Well, Rubin is a Marxian scholar, who consciously derives everything — as a scientist must — from his scientific foundation: the materialist conception of history. That sets his book apart from those that offer inspired interpretations based on something else.

In Rubin's book, as in Marx's Capital, the materialist conception of history is continually on the line. It is everywhere vulnerable. That's science — deterministic from the foundation up.

[Karl Popper, who mistakenly imagined only a crucial experiment tested science, forgot that in deterministic science, the foundation — and so the science raised upon it — is tested on every occasion the science is applied. The crisis that wrecked classical political economy was theoretical — the experimental phenomenon of profit was known even to street urchins from time immemorial.]

JoanOfArc
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blimey. you lot have been busy!

i think that a state of conciousness is already apparent via social media, in the people of today.  people are more informed than ever that the rich are getting richer and the poor getting poorer.

i do not think that conciousness is an issue these days.

most now realise that the captialist beast has it's short comings.

however, many are comfortable financially with a roof over their heads and food on the table with some left for luxuries.

people don't trust lefties or socialists. because they only know what they know. they can only be sure that presently they're not in worn torn syria or starving and dying in famine africa or bereft of medication to save their children's lives.  people think they must feel grateful and trust is a big big issue. it's the have's and have nots as in the have's have too much to risk and the have nots have nothing to lose...  for utter sudden revolution is not trusted.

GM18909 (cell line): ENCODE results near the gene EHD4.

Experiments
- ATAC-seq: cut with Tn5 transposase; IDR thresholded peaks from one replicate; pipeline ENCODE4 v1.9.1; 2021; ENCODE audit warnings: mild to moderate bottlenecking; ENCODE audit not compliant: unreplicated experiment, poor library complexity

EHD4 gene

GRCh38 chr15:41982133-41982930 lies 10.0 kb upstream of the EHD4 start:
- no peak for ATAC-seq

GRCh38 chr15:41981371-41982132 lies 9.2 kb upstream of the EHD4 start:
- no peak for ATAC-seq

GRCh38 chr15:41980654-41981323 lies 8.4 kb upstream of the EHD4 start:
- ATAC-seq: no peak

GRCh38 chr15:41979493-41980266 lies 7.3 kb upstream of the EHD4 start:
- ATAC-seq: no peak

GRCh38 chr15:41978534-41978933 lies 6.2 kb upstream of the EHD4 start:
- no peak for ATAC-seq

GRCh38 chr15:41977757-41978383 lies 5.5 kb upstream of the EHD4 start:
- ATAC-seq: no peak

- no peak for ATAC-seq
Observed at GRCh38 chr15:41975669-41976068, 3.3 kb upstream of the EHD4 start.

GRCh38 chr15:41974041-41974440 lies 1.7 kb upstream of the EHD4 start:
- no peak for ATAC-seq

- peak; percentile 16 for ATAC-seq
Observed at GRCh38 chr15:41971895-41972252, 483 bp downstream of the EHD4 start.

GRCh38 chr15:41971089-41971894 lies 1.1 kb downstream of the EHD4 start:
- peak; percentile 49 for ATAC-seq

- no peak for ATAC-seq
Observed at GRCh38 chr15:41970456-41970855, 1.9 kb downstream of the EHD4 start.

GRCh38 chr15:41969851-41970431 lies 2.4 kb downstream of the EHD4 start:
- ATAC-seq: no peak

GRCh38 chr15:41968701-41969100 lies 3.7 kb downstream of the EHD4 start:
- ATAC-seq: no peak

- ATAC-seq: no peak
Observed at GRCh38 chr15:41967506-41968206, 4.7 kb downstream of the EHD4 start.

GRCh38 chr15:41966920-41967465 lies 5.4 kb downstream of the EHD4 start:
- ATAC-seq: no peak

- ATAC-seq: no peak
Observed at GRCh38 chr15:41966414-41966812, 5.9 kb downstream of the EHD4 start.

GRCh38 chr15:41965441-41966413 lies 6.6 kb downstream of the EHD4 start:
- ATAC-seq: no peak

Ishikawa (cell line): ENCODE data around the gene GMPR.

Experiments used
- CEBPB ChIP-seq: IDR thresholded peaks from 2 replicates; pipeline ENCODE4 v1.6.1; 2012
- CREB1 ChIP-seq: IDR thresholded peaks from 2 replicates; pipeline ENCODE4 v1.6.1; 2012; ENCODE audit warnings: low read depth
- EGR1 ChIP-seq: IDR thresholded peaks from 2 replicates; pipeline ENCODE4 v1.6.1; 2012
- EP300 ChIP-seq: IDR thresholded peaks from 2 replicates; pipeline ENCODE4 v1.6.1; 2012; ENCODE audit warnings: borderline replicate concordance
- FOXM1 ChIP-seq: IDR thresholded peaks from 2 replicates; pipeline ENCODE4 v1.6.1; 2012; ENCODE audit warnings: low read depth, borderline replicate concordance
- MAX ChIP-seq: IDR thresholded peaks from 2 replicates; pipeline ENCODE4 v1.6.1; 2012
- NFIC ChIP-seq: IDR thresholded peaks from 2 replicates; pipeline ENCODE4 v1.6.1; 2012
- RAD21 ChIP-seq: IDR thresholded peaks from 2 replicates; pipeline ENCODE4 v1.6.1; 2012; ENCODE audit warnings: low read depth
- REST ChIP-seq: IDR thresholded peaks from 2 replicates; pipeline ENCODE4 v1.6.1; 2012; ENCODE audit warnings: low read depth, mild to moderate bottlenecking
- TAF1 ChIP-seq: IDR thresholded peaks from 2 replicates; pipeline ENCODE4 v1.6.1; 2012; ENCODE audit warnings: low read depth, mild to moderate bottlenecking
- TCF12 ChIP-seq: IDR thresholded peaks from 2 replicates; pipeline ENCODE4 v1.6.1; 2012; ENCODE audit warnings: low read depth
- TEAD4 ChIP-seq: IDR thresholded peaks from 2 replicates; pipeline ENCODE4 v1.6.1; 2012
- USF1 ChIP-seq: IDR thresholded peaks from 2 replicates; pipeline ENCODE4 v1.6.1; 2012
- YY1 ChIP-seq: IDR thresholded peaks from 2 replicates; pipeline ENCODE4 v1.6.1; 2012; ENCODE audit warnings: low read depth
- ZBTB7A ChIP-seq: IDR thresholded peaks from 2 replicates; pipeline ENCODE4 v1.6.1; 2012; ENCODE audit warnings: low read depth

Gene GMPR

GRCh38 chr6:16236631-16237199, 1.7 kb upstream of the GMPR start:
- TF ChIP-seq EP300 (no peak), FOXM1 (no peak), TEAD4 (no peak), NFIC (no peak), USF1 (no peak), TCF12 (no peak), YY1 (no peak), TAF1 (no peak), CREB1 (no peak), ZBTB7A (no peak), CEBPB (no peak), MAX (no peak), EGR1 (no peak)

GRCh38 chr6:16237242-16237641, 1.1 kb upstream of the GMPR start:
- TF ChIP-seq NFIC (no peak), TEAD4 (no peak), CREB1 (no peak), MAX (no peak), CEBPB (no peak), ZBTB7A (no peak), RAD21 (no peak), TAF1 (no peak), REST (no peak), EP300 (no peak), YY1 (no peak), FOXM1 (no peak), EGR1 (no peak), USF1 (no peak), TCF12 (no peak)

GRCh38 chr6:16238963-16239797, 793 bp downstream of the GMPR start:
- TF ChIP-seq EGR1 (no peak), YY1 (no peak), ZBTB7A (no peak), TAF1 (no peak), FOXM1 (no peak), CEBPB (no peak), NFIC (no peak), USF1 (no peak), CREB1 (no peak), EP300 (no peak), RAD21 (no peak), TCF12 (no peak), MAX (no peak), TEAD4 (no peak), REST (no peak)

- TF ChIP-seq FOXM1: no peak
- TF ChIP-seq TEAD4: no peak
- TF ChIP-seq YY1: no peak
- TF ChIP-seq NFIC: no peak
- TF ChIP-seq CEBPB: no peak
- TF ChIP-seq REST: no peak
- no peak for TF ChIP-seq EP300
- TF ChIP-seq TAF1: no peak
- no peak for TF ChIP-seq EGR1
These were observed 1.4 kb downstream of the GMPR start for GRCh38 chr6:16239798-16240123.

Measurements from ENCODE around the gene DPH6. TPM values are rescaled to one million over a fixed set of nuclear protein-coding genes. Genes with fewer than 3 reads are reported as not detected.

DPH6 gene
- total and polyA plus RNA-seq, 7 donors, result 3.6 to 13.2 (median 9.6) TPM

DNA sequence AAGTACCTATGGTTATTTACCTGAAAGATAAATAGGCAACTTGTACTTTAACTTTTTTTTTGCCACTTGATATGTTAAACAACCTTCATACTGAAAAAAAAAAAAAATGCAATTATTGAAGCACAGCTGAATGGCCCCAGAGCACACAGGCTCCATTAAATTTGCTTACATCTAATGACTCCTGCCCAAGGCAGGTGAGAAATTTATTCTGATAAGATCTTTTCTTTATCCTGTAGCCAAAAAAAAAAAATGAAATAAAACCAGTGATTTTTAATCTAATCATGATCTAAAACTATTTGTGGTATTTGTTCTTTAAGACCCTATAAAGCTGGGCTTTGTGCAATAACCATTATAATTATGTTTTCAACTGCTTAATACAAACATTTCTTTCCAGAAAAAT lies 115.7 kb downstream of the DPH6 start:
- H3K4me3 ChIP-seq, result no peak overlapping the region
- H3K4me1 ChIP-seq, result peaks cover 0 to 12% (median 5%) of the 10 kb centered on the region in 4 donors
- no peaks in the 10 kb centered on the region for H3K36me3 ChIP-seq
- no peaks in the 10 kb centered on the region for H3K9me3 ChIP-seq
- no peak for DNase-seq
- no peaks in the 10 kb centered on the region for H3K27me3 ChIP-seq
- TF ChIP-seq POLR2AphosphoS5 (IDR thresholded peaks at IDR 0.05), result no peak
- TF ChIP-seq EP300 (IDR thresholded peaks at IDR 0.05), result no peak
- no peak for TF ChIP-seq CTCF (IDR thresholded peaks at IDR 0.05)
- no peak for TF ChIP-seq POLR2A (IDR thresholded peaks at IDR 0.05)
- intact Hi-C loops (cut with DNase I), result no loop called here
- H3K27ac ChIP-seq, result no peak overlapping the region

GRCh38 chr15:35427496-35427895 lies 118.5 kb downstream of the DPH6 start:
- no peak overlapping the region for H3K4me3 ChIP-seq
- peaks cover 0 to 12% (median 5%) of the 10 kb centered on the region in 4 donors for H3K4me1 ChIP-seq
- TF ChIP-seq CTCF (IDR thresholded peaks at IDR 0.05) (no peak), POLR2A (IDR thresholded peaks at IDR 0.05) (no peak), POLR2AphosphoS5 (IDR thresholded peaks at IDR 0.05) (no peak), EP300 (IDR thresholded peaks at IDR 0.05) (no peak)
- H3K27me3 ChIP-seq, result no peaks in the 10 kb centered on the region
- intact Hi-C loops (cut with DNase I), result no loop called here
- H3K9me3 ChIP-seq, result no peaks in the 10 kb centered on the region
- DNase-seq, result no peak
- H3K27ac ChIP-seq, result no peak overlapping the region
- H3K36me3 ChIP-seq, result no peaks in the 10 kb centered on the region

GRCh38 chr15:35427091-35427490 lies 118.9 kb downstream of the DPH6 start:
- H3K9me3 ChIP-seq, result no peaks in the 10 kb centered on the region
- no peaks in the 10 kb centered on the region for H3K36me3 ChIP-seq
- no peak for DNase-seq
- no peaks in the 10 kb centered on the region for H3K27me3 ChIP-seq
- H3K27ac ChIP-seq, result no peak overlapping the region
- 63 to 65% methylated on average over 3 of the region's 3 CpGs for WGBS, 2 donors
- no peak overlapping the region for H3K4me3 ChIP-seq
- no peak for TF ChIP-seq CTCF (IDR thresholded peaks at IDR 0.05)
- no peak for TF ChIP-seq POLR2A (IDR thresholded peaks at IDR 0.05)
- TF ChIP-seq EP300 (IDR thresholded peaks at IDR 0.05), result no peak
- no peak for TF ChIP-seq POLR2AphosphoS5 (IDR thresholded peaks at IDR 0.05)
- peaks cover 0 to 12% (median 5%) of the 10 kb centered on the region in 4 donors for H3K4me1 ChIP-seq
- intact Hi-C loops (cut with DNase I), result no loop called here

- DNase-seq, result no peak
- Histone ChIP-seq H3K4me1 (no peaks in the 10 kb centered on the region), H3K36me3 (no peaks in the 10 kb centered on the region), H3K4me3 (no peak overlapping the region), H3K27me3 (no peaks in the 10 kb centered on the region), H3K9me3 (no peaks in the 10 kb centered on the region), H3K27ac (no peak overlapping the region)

who would lead the revolution? a few. most probably. most socialists seem to think that a socialist party would just take over the corporates and give them all to the people, however that works.  revolution is flipping scary thing. you only have to look back to the Russian Revolution to see the havoc revolution can reap, and for what?? blood and murder. famine and war.

change takes time........... you start off small.  sow the seeds then give people the power of how far we go. we are ALL responsible.  people need to take the responsibility on their own shoulders.  if by starting off with small governement localised enterprise people choose to spend with you, then they are making that decision if they are to see the profits driven back into their communities.  it is utterly dependent on spending power of the people.  so you start off small to minimis risk and to minimise the threat. and to spread the responsibility.

now of all times should be a time where people would agree that they want student fees paid for by the state.

so clearly the state needs to get richer.

however to be fool proof, plenty of scope for discussion there i think.

 

people are more concious than socialists seem to give them credit for. 

'Let the state compete with big business, let the people vote with the money in their pockets. Spend your money on state produced goods and/or services and see the profits be churned back into the peoples pockets via free further education, improve

Bijou Drains
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JoanOfArc wrote:

blimey. you lot have been busy!

i think that a state of conciousness is already apparent via social media, in the people of today.  people are more informed than ever that the rich are getting richer and the poor getting poorer.

i do not think that conciousness is an issue these days.

most now realise that the captialist beast has it's short comings.

however, many are comfortable financially with a roof over their heads and food on the table with some left for luxuries.

people don't trust lefties or socialists. because they only know what they know. they can only be sure that presently they're not in worn torn syria or starving and dying in famine africa or bereft of medication to save their children's lives.  people think they must feel grateful and trust is a big big issue. it's the have's and have nots as in the have's have too much to risk and the have nots have nothing to lose...  for utter sudden revolution is not trusted.